Felix Salmon

Counterparties: Deutsche’s hope and “uncomfortable change”

January 31, 2013

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The SEC’s weird newswire investigation

By Felix Salmon
January 31, 2013

A couple of weeks ago, the WSJ’s Brody Mullins had a big story about the fact that the SEC was investigating a political-intelligence consultancy named Marwood. Marwood doesn’t seem to have done anything wrong, but the very fact that it was being investigated was, at least as far as the WSJ was concerned, front-page news.

Counterparties: The non-industrious military complex

By Ben Walsh
January 30, 2013

Welcome to the Counterparties email. The sign-up page is here, it’s just a matter of checking a box if you’re already registered on the Reuters website. Send suggestions, story tips and complaints to Counterparties.Reuters@gmail.com.

Europe’s robust financial-transactions tax

By Felix Salmon
January 30, 2013

The details of Europe’s new financial transactions tax won’t be made public for a few weeks, but the FT’s Alex Barker has seen a draft, and it looks impressively robust. The tax is being implemented by 11 countries, including most importantly Germany and France, and it’s going to be levied at two levels: 0.1% on securities trades, and 0.01% on derivatives trades. It’s also going to be very difficult to dodge: any trader whose institutional headquarters is in one of the 11 countries will have to pay the tax, as will all transactions taking place in those countries, and all transactions involving securities issued in those countries.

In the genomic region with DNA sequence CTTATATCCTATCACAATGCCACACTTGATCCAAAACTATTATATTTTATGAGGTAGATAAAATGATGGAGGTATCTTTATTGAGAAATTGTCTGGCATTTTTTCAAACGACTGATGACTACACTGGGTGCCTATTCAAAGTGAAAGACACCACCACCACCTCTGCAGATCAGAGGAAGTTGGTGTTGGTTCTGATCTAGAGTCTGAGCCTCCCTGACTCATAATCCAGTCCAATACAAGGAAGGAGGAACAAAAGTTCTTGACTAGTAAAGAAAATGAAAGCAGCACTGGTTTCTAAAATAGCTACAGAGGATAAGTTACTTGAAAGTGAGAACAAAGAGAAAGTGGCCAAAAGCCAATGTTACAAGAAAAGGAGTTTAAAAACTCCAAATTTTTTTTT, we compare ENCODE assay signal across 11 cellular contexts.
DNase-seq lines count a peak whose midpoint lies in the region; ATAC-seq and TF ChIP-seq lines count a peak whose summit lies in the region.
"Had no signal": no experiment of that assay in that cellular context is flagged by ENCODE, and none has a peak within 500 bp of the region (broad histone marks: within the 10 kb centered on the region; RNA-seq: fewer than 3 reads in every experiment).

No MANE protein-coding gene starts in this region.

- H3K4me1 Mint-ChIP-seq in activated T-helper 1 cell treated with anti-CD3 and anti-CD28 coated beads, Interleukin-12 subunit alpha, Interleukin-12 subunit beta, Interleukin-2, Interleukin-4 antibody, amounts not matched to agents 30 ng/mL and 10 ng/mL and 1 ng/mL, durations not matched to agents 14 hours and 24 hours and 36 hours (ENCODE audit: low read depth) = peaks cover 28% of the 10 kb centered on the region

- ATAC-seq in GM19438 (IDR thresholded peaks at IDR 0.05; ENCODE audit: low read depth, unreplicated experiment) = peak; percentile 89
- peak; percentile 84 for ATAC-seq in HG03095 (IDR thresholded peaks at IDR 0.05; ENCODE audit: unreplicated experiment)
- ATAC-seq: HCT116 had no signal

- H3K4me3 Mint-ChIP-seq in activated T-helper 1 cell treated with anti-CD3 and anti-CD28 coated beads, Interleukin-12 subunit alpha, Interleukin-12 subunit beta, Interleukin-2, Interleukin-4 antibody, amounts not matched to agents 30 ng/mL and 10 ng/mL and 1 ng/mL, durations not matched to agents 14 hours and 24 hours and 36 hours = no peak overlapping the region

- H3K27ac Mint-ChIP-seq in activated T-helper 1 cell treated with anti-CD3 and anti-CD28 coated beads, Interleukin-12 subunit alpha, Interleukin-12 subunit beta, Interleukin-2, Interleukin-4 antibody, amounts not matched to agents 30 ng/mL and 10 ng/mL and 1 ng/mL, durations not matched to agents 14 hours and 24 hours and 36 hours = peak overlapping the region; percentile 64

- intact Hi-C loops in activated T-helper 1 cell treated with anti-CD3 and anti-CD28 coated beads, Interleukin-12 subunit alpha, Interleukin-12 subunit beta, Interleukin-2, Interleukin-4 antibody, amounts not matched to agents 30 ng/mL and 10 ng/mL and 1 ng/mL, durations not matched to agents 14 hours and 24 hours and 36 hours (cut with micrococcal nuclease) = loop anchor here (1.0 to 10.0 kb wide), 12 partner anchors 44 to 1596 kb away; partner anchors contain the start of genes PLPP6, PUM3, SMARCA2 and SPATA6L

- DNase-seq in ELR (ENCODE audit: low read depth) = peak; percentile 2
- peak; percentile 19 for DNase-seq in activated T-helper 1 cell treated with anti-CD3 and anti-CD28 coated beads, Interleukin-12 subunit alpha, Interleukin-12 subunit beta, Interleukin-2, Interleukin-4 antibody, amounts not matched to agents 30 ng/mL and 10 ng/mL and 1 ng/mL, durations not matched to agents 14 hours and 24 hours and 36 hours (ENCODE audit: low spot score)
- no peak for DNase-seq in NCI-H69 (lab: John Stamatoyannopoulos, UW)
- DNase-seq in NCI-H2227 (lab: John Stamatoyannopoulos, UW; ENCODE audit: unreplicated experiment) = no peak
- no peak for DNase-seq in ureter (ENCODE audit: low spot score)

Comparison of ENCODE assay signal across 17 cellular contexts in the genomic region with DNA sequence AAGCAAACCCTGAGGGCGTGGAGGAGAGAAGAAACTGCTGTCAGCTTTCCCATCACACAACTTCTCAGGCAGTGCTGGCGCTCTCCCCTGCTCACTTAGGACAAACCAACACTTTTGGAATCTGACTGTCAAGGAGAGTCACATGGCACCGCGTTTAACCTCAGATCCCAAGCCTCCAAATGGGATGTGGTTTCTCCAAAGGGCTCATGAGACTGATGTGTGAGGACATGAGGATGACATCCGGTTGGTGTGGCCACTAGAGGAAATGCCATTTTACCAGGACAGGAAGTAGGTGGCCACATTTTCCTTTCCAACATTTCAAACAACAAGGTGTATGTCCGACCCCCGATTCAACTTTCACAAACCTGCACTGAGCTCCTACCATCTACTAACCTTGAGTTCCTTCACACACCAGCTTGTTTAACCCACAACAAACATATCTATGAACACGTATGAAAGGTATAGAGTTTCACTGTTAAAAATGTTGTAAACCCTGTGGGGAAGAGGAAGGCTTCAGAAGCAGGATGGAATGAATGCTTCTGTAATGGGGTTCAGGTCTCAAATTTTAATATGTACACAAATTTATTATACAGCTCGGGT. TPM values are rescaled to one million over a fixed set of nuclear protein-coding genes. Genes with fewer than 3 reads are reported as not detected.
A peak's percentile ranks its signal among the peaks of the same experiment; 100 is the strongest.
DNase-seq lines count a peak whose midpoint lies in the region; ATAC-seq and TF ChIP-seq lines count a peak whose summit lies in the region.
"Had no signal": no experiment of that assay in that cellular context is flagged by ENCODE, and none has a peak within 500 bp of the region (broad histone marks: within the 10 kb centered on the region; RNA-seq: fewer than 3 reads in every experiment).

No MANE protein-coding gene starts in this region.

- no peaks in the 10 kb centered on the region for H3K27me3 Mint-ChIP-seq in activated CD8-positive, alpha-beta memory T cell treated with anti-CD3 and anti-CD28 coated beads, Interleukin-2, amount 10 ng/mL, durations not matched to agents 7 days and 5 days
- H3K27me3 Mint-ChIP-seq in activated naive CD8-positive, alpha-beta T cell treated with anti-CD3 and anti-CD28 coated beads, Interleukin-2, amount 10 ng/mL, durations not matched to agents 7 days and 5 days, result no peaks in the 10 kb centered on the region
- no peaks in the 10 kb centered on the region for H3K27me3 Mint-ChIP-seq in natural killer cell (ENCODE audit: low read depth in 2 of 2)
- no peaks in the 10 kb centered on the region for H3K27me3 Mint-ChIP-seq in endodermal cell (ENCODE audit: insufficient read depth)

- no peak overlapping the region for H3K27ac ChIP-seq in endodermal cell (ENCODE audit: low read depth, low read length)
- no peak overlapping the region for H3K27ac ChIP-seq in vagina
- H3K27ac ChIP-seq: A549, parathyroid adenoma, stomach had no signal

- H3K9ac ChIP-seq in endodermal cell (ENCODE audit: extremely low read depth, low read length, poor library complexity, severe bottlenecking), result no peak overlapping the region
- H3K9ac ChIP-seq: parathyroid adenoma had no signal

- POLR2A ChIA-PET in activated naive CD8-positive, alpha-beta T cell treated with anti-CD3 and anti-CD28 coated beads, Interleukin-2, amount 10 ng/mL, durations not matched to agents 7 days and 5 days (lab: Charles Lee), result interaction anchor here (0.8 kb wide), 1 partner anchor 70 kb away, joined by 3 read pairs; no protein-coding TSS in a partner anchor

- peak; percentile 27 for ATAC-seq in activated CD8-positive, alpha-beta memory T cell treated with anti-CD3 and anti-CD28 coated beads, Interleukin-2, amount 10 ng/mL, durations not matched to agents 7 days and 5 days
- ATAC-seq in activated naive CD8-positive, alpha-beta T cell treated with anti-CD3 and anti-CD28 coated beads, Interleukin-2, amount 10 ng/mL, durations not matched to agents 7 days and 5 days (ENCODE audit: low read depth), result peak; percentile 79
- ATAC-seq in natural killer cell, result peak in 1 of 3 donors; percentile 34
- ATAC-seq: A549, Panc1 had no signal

Counterparties: Winner winner prison dinner

January 29, 2013

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When banks face criminal charges

By Felix Salmon
January 29, 2013

Once again the question raises itself: what is the point of filing criminal charges against a bank — not a bank’s executives or employees, but the bank itself? The WSJ today says that the US wants RBS to plead guilty to such charges, in addition to paying the inevitable fine over Libor fixing. But only, it seems, insofar as such an admission wouldn’t have any visible practical consequences:

Counterparties: Not so golden, still delicious

By Ben Walsh
January 28, 2013

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You keep using that word. I do not think it means what you think it means.

By Felix Salmon
January 28, 2013

This year’s Davos was all about tail risk — or, more to the point, the absence thereof. The ECB’s Mario Draghi said — more than once — that he had “removed the tail risk from the euro”. His colleague Ignazio Visco went almost as far, saying that only a few tail risks remain. The EU’s Olli Rehn talked about how there’s “no tail risk” any more. The IMF’s Zhu Min said that “In Europe, the tail risk has been moved off the table”, which was exactly the same language also used by Ray Dalio. Bank of America CEO Brian Moynihan said that “euro tail risk is now sorted”. The FT editorialized about the best policy response when “the tail risk of renewed financial chaos is reduced”. Even Nouriel Roubini declared that tail risks have declined in the past six months, although they haven’t gone away. And that was just the on-the-record comments: off the record, many more people, including at least one official US representative, were saying the same thing.

Branding and anti-branding, Davos edition

By Felix Salmon
January 28, 2013

Frank Tantillo has a good overview of the inescapable country-branding exercises that happen in Davos every year; this year Azerbaijan was rivaling India in the ubiquity stakes, while countries like Peru and Japan made do with events.